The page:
Anyone Who Had A Heart…..

Watch our friends from the Vinyl Factory in Hayes press a special limited edition record of Cilla Black’s Anyone Who Had A Heart on “The One Show” Friday 16th March

Cilla Black and Paul McGann join Chris Evans and Alex Jones on the One Show sofa.

Our First Plug!

 

This is very exciting. We’ve been asked to spread the news about a new book. Our first plug! 

And we are very pleased to say that the book in question is rather lovely; it’s  a lavishly-illustrated, information-packed hardback book printed on high quality silk paper with colour digital photographs, comprehensive descriptions, technical details, original purchase prices, production dates & quantities, etc etc  all about….

   It’s authors, Brian Oakley and Christopher Proudfoot, are good friends of the EMI Archive. In fact Christopher, in a previous life at Christies, helped to value much of the wonderful collection held at Hayes. This book, privately published, measures an impressive 30cmx22cm and contains over 250 pages of colour photographs and text on – as it says on the cover – ‘the acoustic instruments sold by The Gramophone Company in Great Britain 1897 – 1960”. In addition to sourcing information from old catalogues and using their own collections, Brian and Christopher spent several days at Hayes last year painstakingly photographing vital machines that were unavailable elsewhere.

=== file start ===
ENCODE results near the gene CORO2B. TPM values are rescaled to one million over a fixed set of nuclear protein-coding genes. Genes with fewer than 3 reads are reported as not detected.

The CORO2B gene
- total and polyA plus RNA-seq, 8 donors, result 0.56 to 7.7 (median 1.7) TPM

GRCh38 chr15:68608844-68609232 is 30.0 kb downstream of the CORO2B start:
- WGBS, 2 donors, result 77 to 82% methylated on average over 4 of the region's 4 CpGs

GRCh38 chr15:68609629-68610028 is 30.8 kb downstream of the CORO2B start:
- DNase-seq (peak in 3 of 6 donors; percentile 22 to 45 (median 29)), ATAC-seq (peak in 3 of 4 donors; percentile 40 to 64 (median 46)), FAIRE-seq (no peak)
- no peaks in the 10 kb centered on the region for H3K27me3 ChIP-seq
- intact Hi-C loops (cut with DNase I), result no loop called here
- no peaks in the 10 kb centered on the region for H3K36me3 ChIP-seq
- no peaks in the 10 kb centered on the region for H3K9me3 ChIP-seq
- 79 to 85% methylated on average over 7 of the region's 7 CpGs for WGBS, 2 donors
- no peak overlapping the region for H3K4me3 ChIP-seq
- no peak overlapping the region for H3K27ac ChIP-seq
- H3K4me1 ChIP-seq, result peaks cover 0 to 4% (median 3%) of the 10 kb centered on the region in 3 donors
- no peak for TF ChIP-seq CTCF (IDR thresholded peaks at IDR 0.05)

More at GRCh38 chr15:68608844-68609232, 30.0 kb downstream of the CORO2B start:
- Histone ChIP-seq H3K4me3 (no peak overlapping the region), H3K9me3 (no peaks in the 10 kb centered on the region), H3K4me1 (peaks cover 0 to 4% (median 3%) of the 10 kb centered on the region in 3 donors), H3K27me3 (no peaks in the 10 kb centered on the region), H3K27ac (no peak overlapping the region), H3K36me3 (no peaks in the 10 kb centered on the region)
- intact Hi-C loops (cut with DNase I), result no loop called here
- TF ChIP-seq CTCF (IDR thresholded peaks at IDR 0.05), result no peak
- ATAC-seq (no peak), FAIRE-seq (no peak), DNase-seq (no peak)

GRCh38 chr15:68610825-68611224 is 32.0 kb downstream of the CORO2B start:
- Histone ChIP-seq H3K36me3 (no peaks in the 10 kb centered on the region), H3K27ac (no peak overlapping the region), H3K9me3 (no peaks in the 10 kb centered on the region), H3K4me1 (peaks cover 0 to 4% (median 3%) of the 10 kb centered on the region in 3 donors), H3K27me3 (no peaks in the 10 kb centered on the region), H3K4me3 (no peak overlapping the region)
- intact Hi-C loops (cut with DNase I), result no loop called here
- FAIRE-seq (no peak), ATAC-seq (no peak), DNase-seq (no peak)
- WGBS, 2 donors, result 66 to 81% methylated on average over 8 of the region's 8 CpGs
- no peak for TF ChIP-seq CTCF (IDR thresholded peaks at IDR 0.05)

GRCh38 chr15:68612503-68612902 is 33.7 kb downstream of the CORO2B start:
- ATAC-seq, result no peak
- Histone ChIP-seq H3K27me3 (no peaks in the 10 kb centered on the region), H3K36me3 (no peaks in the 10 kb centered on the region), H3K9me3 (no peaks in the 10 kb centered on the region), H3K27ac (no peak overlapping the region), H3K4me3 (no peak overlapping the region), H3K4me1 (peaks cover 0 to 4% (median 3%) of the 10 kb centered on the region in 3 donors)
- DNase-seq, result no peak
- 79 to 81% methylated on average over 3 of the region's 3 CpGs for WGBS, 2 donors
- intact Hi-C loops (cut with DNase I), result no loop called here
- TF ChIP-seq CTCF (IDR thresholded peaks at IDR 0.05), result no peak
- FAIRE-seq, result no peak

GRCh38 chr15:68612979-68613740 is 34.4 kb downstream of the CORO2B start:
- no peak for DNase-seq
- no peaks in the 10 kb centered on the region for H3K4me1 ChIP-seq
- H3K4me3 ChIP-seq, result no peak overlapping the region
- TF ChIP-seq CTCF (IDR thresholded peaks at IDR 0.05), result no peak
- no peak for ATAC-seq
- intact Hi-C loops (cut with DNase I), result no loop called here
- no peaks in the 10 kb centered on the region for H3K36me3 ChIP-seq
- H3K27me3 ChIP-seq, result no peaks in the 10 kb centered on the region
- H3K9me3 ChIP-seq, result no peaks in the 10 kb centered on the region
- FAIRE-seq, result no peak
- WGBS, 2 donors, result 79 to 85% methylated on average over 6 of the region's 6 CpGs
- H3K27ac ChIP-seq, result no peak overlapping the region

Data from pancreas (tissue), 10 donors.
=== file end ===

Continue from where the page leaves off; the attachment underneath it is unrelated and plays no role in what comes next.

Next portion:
The Chairman of the EMI Archive Trust, David Hughes, has written the forward and he urges anyone interested in the origins of the music industry, to buy a copy. You can purchase a copy directly from the authors by contacting them: Brian (brian.e.oakley@btinternet.com) or Christopher (cproudfoot@firenet.uk.net) direct.

 Here’s a sample page to whet the appetite: